Our Story

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Beginnings...

Bison Coffeehouse, Portland's only Native-owned coffee establishment, is the culmination of a journey that Loretta Guzman embarked on almost a decade ago. 

After a bout with cancer that almost proved fatal (she is in full remission now), Loretta conceived of a community space that represented her ancestry  and provided opportunity to showcase native-sourced products.  She slowly raised the funds over several years through the tribal art of beading, a craft Loretta had learned as a young girl. “I just paid for it as I had the money. It took me two years,” she says. Working on apparel projects, large and small, she was finally able to launch her vision in November 2014, rehabbing a 1926 building her father, Gary Guzman, had used as a storage facility for his acclaimed custom motorcycle shop next door. 

Bison Coffeehouse is a family affair through and through. Gary Guzman, whom recently passed away, was instrumental in helping Loretta realize her vision. Her mother is the business's accountant, her niece and nephew are baristas, and her daughter manages the shop. 

In reflecting on her original inspiration, Loretta feels a deep connection to being of service to the Native people in fostering a sense of pride. “In my creation, I wanted a place for Natives to come,” Guzman says. “I wanted to create a positive environment, something they identify with, a place where they can come in and be proud.”she says.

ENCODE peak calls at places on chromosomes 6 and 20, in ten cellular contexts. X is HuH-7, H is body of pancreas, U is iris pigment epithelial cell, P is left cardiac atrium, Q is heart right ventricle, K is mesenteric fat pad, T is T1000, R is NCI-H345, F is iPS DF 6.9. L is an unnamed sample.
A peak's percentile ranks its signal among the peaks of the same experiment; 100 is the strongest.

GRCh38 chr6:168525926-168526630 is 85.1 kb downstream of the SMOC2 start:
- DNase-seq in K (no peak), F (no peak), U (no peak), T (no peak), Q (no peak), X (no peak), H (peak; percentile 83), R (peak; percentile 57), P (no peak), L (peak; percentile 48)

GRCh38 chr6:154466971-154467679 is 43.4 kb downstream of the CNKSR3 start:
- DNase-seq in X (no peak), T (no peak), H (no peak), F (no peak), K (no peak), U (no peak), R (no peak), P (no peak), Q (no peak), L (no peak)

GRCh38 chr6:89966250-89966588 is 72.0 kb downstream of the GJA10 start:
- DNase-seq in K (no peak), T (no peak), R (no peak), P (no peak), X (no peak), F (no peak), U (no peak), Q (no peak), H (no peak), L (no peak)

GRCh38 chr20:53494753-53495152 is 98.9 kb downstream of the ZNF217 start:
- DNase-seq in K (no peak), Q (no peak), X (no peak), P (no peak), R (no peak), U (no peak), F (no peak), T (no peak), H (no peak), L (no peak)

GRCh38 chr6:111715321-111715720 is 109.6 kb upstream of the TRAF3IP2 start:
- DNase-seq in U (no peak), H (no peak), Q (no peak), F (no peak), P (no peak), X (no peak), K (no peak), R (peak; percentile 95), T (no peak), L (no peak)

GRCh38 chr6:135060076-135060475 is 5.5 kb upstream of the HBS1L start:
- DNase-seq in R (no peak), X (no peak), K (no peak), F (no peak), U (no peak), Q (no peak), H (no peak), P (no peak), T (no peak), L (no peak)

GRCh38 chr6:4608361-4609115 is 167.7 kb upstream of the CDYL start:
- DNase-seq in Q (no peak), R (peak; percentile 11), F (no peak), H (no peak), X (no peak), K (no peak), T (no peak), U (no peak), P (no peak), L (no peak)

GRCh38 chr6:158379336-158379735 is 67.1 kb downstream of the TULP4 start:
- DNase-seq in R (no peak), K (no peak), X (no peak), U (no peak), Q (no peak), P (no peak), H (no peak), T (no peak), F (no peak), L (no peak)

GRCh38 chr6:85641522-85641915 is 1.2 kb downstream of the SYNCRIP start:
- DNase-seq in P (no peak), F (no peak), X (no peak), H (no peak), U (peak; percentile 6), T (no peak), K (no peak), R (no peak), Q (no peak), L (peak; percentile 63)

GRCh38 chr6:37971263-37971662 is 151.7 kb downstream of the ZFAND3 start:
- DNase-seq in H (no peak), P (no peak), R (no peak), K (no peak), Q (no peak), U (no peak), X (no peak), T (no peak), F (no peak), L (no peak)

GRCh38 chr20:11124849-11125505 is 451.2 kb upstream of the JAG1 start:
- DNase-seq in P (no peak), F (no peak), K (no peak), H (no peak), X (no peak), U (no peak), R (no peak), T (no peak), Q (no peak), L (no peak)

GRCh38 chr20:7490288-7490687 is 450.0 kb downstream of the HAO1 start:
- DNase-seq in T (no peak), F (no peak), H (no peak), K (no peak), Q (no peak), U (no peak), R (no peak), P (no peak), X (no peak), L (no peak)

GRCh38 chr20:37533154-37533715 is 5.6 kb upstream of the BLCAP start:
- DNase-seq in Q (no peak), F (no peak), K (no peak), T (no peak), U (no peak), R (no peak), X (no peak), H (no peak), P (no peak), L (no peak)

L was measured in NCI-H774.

The Bison

The unmistakable presence of the shop's namesake looms on the south wall: a massive mounted bison head stares down upon you as you enter the treasure chest that is Bison Coffeehouse.  In the years previous to opening the shop, Loretta Guzman was battling stage 4b cancer and received a message one night in the way of a dream;  “I dreamt of the bison,” she said. “He kept trying to get closer and closer to me, until he was in my face. I was told by my stepfather that  the bison was my grandfather. He had been praying to my grandparents in the spirit world that I would get better. ” Eventually, Loretta made a dramatic and unprecedented recovery. The bison is symbol of resilience to the Shoshone-Bannock tribe, and has deep personal meaning to Loretta's healing path.  "The bison was our people’s survival, our livelihood,” says Guzman. “I want this place to represent myself and my people—past and present."

“Everything in the shop is very thought out and deliberate. Every piece has different meanings for how they represent our people. It’s us, family, ancestors; it’s who we are.”

Loretta Guzman

A native Portlander and member of the Shoshone-Bannock tribes of Fort Hall, Idaho, Loretta Guzman is the visionary behind Bison Coffeehouse. Her life's journey meandered down several side roads, including careers a dental technician, a master baker, and a barista, before she eventually created the concept of the business. As Bison Coffeehouse continues to evolve and gain local prominence, Loretta is focusing on expansion to serve local native communities, and is a tireless advocate for causes that are close to her heart. 

Family Photo Album